Democrats Observe Charlotte County Machine Recount

Editor’s note: Charlotte County DEC member David Finster was an observer inside the ballot counting room at the Supervisor of Elections offices on Nov. 12th. Here is what David witnessed:

A team of Charlotte County Democrats gathered at the Punta Gorda Historic Courthouse on Monday, November 12th to observe the machine recount of three statewide races in the 2018 election.

The recount was conducted by the Charlotte County canvassing board staff and supervised by Supervisor of Elections the Honorable Paul A. Stamoulis,  the Honorable John L. Burns, and County Commissioner Christopher Constance. Allison Tafelski, an employee of the voting machine vendor ES&S, also assisted the counting process. The ballots were guarded by a Charlotte County Sherrif’s deputy.

Also observing were representatives from each of the campaigns for Senator and Governor along with the Charlotte County Republican Party. A court reporter made a transcription of all critical events on the record. Members of the public were also allowed to observe from an area outside the counting room.

The counting room was divided into two areas with blue tape on the floor. As observers, we were instructed not to cross the blue tape into the ballot-handling area. All ballots were processed and returned to storage boxes and sealed before loading onto the transport cart shown in this photo. Once the cart was loaded with a batch of sealed boxes, they were transported down the hall to the vault while escorted by the Charlotte County Sherriff.

Counting began at 9:00 am with a brief introduction by Supervisor Stamoulis followed by a Logic and Accuracy (L&A) test of the two counting machines. This L&A test was conducted in the same manner as previous tests we’ve described on this site.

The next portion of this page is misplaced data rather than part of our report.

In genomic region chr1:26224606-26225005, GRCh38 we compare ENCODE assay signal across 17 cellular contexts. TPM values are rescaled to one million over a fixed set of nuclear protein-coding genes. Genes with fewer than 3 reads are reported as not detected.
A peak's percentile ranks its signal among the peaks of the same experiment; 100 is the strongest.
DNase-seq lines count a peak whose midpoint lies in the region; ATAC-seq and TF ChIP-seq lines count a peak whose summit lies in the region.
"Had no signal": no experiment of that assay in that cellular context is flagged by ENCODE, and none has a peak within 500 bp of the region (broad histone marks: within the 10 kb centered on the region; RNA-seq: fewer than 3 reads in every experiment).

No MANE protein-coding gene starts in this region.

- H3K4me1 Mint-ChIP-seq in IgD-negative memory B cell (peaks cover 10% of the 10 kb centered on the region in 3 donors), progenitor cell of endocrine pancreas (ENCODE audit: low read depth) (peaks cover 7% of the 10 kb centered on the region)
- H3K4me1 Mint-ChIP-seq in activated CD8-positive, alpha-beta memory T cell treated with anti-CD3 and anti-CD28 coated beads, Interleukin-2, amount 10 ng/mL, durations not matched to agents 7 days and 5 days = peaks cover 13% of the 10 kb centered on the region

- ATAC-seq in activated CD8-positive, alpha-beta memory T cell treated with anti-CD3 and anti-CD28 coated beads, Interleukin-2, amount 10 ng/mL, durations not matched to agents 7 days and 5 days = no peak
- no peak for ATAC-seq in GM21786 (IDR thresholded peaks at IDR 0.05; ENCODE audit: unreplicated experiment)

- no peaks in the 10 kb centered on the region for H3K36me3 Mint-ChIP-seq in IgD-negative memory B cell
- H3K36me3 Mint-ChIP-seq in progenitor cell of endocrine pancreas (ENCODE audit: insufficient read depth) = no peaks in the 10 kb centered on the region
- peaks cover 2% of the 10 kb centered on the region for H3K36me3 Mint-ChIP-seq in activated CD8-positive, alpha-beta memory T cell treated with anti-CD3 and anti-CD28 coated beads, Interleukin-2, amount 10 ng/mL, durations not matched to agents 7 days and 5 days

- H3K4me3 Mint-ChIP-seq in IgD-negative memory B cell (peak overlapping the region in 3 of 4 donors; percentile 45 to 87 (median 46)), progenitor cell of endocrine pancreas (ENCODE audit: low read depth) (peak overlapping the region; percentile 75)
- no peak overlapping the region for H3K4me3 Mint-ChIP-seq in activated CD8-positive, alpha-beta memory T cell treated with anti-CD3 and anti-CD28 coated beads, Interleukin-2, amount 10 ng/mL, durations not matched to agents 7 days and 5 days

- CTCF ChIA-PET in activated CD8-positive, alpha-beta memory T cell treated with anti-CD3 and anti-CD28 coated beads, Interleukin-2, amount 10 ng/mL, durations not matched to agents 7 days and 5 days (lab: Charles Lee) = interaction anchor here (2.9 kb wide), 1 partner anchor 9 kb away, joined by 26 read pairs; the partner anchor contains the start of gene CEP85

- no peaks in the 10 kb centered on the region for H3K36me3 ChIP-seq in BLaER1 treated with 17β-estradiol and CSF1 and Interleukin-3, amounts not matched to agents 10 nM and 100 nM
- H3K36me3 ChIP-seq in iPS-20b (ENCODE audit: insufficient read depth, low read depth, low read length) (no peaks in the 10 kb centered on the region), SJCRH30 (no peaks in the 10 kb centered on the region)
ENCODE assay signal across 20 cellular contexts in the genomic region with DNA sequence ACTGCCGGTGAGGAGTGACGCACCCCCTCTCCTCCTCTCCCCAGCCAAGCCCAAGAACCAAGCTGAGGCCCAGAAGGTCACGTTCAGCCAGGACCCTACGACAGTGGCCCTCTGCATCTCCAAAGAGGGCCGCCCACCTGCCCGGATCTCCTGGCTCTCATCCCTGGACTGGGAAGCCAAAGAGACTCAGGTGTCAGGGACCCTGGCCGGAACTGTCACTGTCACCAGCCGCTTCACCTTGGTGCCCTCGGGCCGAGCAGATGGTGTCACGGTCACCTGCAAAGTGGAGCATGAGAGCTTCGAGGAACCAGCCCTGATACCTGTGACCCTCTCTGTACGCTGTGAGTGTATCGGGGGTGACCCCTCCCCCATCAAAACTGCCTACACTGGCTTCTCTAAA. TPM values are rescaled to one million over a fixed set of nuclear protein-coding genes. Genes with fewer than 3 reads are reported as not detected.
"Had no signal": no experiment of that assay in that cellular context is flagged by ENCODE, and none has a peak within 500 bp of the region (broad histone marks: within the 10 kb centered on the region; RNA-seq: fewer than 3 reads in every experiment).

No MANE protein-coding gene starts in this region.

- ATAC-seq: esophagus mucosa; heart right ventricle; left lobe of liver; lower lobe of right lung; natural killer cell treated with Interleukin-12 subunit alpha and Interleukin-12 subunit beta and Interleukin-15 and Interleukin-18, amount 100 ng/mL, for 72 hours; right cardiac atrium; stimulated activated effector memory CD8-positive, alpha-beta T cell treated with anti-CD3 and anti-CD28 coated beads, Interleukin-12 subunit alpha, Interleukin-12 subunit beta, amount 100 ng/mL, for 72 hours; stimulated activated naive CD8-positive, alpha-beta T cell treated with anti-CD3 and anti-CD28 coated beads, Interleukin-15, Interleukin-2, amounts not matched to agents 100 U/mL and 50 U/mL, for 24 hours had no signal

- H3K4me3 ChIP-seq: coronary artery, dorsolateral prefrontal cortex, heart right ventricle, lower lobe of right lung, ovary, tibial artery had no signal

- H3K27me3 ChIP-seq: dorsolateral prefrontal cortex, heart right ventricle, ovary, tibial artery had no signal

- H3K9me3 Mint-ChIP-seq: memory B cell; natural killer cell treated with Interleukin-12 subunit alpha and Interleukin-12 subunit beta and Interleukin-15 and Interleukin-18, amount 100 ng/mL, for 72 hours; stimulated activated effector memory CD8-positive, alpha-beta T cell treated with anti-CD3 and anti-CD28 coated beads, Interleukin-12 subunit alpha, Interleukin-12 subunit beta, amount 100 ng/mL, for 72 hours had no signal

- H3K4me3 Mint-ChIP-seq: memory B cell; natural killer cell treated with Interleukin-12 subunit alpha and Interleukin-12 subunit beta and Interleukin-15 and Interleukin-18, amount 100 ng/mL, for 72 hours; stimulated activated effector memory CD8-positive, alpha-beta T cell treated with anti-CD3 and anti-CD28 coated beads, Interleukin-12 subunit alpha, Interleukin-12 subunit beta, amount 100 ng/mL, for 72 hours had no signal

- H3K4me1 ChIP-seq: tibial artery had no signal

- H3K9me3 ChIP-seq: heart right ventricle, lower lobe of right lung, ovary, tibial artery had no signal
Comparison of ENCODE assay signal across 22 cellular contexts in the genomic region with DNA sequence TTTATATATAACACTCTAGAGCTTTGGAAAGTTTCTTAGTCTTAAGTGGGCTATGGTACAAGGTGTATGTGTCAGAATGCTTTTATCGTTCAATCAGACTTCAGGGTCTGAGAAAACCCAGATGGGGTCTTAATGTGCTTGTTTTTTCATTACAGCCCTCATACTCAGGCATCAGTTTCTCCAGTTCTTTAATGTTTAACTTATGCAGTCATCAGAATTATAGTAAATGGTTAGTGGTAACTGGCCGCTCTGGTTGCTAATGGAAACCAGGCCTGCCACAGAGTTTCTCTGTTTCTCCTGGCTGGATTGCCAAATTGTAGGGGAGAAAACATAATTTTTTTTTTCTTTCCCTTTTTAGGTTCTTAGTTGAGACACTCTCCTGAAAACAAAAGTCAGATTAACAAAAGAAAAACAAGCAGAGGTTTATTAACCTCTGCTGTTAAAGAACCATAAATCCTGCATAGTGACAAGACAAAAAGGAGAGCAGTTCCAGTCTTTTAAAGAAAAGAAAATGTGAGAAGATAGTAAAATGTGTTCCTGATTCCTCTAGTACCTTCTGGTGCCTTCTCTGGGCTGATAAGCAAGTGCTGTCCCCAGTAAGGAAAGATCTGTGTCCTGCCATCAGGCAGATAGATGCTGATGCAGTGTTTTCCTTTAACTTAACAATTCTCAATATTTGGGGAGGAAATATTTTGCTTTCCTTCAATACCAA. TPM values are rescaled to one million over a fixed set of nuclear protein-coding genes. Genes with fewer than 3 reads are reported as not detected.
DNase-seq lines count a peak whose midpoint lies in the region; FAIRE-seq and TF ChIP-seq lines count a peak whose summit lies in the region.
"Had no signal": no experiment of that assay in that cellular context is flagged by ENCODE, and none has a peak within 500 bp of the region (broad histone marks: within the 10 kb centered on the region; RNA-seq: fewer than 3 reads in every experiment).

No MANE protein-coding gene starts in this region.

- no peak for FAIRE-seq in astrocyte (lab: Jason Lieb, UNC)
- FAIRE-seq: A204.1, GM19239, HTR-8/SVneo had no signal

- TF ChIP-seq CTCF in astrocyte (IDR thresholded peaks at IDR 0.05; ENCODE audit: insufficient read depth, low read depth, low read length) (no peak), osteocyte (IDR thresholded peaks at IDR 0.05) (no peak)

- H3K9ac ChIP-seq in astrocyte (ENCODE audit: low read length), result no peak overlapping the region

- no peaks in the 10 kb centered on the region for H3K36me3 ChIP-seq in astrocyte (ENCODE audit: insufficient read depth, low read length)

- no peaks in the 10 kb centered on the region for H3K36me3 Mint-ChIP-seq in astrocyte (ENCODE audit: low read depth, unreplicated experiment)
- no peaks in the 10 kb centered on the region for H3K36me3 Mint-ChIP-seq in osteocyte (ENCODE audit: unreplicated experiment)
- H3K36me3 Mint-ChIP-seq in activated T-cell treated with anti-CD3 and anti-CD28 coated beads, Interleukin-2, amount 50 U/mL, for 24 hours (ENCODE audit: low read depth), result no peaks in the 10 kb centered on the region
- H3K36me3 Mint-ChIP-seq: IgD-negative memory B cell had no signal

The L&A test passed with 100% accuracy.

Next, the seal on the ballot storage room was verified. The room was unsealed and the Vote-By-Mail ballots were counted, followed by the early voting ballots. Counting is expected to continue through Tuesday and the results announced after they are certified by the canvassing board.

Here is a short video showing the unsealing of the ballot storage room and the beginning of the counting process.

A small number (a total of six as of 5 pm Monday) of ballots were not readable by the scanners. In those cases, the canvassing board used the ballot recreation procedure to transfer the voters intent to a new ballot which was then scanned. The new ballot was marked by a code number and logged in a journal. A matching coded receipt was stapled to the original ballot. This recreation process was open to inspection by the observers who were allowed to appeal a decision made by the canvassing board. No challenges or appeals were made on Monday. The recreation process was witnessed on the record by a court reporter.

Issues with ballots included stray marks, incompletely filled bubbles, and stained vote-by-mail ballots, perhaps by coffee or tea. Here’s an example of the ballot recreation procedure.

The recount process is well organized and professional. Many thanks to Supervisor Stamoulis for his clear explanations and leadership in this process and to his team who is working long hours under intense scrutiny during this historic event.